The story of Donald Healey, his career in the British Motor Industry, the founding of his eponymous motor company and his outstanding achievements in racing, rallying and record breaking, is one of the richest in the automotive world. No wonder there have been so many books written about him, his cars and the achievements of both himself and his eldest son Geoffrey. In fact, both Donald and Geoff wrote books about their company and cars themselves. If you are a Healey enthusiast you could be forgiven if you thought that “books about Healey” had reached a saturation point. I do not have sufficient qualifications to be able to call myself a Healey enthusiast even though over the last four years I have built up a tremendous amount of knowledge about the marque and its origins. On that basis I would find myself agreeing with those who thought that we have reached saturation point.
Until now that is! John Nikas has established a powerful reputation in the U.S. as a talented researcher and writer on British cars sold in the U.S. and Austin Healey in particular. So any new book, on this subject, from this author, is going to attract attention. But what makes John’s latest book so special, as measured against all the other books that have been written on Healey, can be summarised by one word – “research”. John has had unparalleled access to archive material that has surfaced since previous authors were writing their books and I know from first hand experience that he has made full use of that material. I was privileged to be employed by Mr. Nikas to undertake locating and identifying material, that he required, in the Healey Motor Company archive owned and managed by the Warwickshire County Record Office (WCRO).
What I have written above represents purely my own thoughts, John Nikas doesn’t know that I have published this page and I haven’t had any contact with him since assisting him in his research of the WCRO material.
I believe copies of the book can be bought via Amazon and major bookshops, worldwide.
Written in collaboration with Gerry Coker, the designer responsible for the iconic Austin-Healey 100 and Sprite, this extraordinary volume represents the most accurate and complete account of the sports cars built at Warwick, Longbridge, Abingdon and West Bromwich. The author had unprecedented access to Donald and Geoffrey Healey’s private papers, diaries, scrapbooks and photo albums, corporate and financial records from BMC, Donald Healey Motor Company and Healey Automobile Consultants, the files of Jensen Motors and Nash-Kelvinator, dozens of personal interviews and exhaustive research into previously unavailable primary source material. As a result, Healey: The Men and the Machines offers a compelling examination of the true story behind these incredible automobiles and the individuals who created them.
From his early childhood and heroic service as an aviator in the Royal Flying Corps during the First World War, this book provides a comprehensive account of Donald Healey’s motoring career, including competition outings and his involvement with Invicta, Riley and Triumph. The story of the Healey marque’s birth during the darkest days of the Second World War is told through the words of the men involved, revealing the myriad obstacles that faced the small team during a period of strict rationing, limited resources and government meddling.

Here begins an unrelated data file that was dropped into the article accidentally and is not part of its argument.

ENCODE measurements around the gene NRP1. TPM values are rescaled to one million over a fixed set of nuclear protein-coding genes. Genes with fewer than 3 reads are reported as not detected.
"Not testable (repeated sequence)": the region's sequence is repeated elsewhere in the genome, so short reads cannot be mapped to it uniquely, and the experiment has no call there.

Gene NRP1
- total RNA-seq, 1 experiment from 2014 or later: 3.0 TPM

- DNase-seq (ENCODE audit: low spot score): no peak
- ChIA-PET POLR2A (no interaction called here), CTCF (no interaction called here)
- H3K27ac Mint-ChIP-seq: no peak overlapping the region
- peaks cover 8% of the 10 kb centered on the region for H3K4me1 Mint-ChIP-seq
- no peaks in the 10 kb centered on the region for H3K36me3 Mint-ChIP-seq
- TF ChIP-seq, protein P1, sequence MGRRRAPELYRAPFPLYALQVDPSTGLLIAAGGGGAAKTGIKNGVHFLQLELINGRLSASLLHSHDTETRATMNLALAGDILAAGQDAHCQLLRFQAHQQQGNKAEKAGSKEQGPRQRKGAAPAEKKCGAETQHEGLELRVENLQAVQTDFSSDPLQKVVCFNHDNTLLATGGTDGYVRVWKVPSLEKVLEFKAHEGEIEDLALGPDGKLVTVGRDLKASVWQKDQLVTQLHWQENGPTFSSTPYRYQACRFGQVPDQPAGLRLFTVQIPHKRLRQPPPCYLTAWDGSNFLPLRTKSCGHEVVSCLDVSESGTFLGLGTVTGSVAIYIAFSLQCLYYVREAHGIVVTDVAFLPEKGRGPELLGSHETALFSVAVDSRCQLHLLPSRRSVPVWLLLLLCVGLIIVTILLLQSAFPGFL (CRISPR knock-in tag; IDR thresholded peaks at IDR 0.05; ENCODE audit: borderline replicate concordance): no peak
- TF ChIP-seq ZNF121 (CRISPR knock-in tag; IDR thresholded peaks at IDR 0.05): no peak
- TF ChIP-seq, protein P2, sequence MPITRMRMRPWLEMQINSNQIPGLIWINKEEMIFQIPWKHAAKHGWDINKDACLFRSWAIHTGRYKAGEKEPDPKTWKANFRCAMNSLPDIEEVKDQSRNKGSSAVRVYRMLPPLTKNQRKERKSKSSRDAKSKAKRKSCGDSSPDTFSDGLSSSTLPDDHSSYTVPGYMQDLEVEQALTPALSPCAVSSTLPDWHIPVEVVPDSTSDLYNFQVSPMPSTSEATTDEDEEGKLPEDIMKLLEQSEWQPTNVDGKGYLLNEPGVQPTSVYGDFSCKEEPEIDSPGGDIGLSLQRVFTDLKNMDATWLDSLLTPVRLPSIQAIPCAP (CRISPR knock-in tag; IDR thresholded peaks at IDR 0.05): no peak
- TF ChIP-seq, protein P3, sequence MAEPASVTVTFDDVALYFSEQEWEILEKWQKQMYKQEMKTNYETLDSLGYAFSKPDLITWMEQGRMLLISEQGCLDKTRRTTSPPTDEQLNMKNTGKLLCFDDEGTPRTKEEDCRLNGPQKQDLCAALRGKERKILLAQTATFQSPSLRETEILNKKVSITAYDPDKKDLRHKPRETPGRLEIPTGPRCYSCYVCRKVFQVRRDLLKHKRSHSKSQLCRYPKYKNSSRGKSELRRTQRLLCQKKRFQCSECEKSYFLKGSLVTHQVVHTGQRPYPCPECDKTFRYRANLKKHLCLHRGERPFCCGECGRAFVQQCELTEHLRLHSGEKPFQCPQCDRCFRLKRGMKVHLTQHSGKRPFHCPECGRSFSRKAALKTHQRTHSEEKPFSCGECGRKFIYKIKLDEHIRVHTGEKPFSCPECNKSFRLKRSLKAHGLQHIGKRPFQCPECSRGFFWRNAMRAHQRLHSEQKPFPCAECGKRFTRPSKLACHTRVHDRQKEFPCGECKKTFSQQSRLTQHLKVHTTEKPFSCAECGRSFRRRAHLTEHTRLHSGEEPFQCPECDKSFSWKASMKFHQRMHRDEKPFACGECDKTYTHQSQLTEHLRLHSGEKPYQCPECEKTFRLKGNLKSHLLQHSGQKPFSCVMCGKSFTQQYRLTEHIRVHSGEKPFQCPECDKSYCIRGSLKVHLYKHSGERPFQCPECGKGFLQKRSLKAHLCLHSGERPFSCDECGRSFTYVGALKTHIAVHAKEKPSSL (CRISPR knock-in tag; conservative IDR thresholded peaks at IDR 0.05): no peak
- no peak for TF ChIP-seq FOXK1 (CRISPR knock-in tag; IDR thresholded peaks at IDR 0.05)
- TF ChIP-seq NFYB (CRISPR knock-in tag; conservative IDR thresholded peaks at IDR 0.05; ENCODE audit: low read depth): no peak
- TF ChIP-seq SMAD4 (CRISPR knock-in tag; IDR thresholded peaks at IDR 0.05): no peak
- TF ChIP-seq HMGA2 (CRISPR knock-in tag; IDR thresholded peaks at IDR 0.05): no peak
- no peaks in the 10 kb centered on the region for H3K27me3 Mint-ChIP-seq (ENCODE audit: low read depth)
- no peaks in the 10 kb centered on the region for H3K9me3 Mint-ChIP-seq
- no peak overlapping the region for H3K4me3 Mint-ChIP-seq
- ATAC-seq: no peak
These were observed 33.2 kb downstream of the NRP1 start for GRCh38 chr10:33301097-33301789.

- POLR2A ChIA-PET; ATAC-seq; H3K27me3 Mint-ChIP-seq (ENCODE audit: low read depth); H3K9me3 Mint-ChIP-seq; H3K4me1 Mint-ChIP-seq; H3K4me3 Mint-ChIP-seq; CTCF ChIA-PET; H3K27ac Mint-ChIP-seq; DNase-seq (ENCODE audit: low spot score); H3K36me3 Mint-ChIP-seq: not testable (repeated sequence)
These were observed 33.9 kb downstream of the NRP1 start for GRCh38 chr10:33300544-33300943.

Fast, elegant and endowed with excellent handling, the early Healey sports cars were among the fastest in the world, acquitting themselves admirably at events such as the Alpine Rally, Mille Miglia and the 24 Hours of Le Mans, but Warwick’s survival was constantly in doubt until the landmark agreement that resulted in the Nash-Healey erased many of small firm’s financial struggles. With access to Nash-Kelvinator’s internal correspondence for the first time, the authors are able to set the record straight about this crucial period in the marque’s history, including the controversial machinations behind the development of the Healey Hundred that made a smash debut at the 1952 London Motor Show.
Lavishly illustrated with previously unpublished photographs, Austin-Healey competition and record-breaking efforts are covered in exquisite fashion, seen through the eyes of legendary names like Rauno Aaltonen, Clive Baker, Paddy Hopkirk, Count Johnny Lurani, Lance Macklin, Timo Mäkinen, Roger Menadue, Don and Erle Morley, Pat and Stirling Moss, Carroll Shelby, John Sprinzel, and Ann and Tommy Wisdom. Equally fascinating are the stories behind the troubled Jensen-Healey and Donald Healey’s attempts to continue building sports cars well into the 1980s, refusing to enter a sedate retirement that would have been so richly deserved.
Destined to become the definitive reference on the subject, Healey: The Men and the Machines includes over 200,000 words, more than 700 detailed footnotes, and eight appendices that cover the competition and record breaking activities of the various models, specifications for every model produced, including the limited production variants, and Donald Healey’s personal musings on racing and sports car design. An instant classic, this is a work certain to inform and entertain enthusiasts of the men and machines that brought the world to its feet at a time when Britain was down on its knees.
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